Teams will have the winter and spring to conduct research and produce material with reports due in early July.

Commission and Expectations

An individual or team will be commissioned as the editor of each report. Each report will consist of an introductory essay of up to 2,500 words by the editor(s). Features by contributors commissioned by the editor(s) will respond to questions around five major topics (see below for topics). These features may take any form (i.e. an article, essay, interview, first-person account, photo portfolio or essay, case study, project profile, mapping, set of illustrations, etc.) and should show variety in approach and perspective. Each report must be structured around the five topics, however editors are invited to propose the number and mix of features that best tells the story of their community. For example, a report might consist of five larger features, each addressing one of the five topics; while another contains multiple smaller features in response to each topic. Feature contributors should be diverse in profession (including but not limited to policymakers, residents, design professionals, historians, artists, planners, community activists, and businesspeople) and to the extent possible by personal backgrounds and experiences. No more than one quarter of the features can be the editor(s)’ own research or projects. Each topic and its related feature(s) in the report should include a short (no more than 250 words) introduction by the editor(s).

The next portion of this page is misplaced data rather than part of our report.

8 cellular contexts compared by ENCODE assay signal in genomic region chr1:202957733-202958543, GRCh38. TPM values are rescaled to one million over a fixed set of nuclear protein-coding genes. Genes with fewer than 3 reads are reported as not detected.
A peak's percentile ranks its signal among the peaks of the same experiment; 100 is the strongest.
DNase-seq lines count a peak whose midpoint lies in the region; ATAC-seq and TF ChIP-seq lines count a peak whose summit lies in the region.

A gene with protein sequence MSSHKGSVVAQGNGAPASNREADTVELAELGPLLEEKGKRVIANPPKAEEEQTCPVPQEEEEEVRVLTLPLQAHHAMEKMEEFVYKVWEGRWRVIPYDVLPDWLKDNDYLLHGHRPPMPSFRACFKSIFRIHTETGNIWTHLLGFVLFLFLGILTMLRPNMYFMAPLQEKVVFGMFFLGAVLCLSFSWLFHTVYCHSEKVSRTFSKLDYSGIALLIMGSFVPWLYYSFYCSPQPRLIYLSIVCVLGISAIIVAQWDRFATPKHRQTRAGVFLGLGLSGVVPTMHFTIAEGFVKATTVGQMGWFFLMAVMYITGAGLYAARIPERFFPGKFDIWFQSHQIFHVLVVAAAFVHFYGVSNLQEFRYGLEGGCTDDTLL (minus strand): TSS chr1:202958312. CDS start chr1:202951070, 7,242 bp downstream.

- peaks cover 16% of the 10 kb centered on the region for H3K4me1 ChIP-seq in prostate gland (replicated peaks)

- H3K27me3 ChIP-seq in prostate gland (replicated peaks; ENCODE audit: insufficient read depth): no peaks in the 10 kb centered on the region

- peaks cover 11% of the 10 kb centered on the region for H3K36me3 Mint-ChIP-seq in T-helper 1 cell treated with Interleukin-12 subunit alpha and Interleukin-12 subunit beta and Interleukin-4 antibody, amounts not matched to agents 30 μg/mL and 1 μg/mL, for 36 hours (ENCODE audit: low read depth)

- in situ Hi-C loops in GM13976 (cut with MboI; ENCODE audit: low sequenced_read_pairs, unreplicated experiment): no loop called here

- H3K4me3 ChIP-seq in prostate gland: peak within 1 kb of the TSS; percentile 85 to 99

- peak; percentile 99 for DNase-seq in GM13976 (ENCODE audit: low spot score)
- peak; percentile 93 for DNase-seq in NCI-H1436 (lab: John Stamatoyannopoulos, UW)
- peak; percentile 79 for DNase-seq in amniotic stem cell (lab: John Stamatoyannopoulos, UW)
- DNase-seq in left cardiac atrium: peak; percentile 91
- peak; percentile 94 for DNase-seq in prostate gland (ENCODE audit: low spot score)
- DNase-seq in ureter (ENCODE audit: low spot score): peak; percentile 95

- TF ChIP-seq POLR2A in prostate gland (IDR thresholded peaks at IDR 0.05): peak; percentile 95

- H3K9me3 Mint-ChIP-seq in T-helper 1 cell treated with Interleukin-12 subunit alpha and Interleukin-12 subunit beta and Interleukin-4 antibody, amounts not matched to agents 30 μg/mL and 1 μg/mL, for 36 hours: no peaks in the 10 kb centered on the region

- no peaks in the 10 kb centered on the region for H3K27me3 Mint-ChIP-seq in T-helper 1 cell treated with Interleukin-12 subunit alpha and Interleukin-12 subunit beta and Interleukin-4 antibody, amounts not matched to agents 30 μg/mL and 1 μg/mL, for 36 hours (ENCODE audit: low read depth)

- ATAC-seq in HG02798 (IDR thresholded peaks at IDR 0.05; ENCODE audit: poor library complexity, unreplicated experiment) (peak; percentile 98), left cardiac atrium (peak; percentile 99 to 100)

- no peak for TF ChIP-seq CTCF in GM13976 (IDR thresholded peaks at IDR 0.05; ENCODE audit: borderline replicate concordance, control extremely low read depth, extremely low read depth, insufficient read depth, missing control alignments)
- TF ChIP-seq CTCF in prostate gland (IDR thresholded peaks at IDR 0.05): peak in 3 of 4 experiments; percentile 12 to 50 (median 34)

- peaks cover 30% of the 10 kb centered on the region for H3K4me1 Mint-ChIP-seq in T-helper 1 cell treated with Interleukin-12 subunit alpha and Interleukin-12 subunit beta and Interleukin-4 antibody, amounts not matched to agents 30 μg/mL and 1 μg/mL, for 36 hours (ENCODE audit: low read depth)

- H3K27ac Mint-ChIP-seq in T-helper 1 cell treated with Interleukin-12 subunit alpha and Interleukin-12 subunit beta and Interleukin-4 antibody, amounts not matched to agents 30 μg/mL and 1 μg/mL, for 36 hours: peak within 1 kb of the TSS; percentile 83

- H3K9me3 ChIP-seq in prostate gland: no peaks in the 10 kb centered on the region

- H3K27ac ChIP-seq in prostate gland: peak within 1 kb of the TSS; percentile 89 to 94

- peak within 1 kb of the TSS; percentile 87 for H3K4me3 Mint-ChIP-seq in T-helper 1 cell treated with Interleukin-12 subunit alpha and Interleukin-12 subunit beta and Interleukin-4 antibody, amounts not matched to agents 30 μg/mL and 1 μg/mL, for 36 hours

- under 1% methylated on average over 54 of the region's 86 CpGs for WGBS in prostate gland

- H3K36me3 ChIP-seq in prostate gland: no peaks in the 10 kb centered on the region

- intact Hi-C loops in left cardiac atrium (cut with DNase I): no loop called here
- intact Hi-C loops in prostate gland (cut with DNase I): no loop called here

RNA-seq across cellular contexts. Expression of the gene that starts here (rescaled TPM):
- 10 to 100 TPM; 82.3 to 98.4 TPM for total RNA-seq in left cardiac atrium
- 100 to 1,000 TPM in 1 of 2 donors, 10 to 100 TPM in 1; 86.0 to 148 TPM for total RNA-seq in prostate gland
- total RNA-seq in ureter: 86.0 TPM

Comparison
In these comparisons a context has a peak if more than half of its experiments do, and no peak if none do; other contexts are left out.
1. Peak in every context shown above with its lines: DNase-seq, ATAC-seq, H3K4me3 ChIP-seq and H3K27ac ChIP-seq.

While general discussion or analysis of issues in our national conversation is welcome, no part of any report may lobby for or against specific candidates, parties, or any bills under legislative consideration.